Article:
“They know everybody, they understand the markets, and I’m very, very happy to have them as an investor, and I consider Softbank a very good actor in this marketplace. They’re going to put money against the markets, but that’s going to expand the markets, and we have been one of the cheap beneficiaries of that,” Khosrowshahi said.

Uber missed analyst expectations on the top and bottom lines in its first quarterly report since its initial public offering, sending its shares tumbling. The transportation company lost $5.2 billion in the quarter, due in part to stock-based compensation.

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SoftBank backs C2FO as it shifts its gaze to Vision Fund II

Existing investors Temasek and Union Square Ventures also participated. The company raised a $100 million Series F in February 2018 and was …
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The Vision Fund is at it again.

C2FO, an enterprise working capital marketplace provider, has banked $200 million in a round led by the SoftBank Vision Fund. Existing investors Temasek and Union Square Ventures also participated. The company raised a $100 million Series F in February 2018 and was reportedly valued around $813 million in 2015, per PitchBook data. Over 300,000 businesses across 173 countries utilize C2FO’s platform.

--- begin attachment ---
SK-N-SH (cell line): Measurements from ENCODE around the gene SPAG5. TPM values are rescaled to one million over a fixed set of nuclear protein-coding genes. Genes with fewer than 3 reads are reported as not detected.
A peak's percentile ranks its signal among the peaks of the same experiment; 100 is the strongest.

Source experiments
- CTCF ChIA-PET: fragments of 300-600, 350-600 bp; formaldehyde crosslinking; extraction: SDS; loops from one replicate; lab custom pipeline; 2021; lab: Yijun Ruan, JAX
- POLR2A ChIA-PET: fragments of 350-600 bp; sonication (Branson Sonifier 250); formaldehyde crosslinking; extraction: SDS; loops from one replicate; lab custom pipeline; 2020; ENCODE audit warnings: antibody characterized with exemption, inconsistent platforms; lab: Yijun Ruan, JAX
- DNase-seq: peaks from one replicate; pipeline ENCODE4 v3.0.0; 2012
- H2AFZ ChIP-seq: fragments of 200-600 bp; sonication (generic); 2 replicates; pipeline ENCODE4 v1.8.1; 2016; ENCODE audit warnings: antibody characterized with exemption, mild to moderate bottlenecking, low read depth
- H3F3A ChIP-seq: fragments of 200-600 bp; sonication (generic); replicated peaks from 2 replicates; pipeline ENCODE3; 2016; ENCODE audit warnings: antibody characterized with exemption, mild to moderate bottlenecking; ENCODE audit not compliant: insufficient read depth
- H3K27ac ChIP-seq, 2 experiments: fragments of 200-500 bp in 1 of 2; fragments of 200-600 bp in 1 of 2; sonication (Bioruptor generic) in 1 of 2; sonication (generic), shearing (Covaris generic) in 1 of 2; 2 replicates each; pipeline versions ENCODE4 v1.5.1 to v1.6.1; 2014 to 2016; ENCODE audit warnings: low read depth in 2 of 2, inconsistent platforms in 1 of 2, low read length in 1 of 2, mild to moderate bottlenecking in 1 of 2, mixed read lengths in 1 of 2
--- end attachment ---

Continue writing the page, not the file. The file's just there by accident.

Founded in 2008, the Kansas-based B2B company facilitates earlier repayment of vendor invoices. It provides lines of credit for a supplier’s unpaid invoices in exchange for the vendor receiving a discount on the invoice’s total. C2FO also established a partnership with Euler Hermes in February to offer insurance that protects companies’ receivables from nonpayment.

Improving cash flow for businesses may be a lucrative opportunity for investors. Brex, which provides a credit card geared specifically toward startups, scored a $100 million Series C extension with a $2.6 billion valuation in June. This was a massive jump from the company’s $220 million valuation after a $50 million Series B in April 2018, signaling increased VC interest in the business of commercial funding.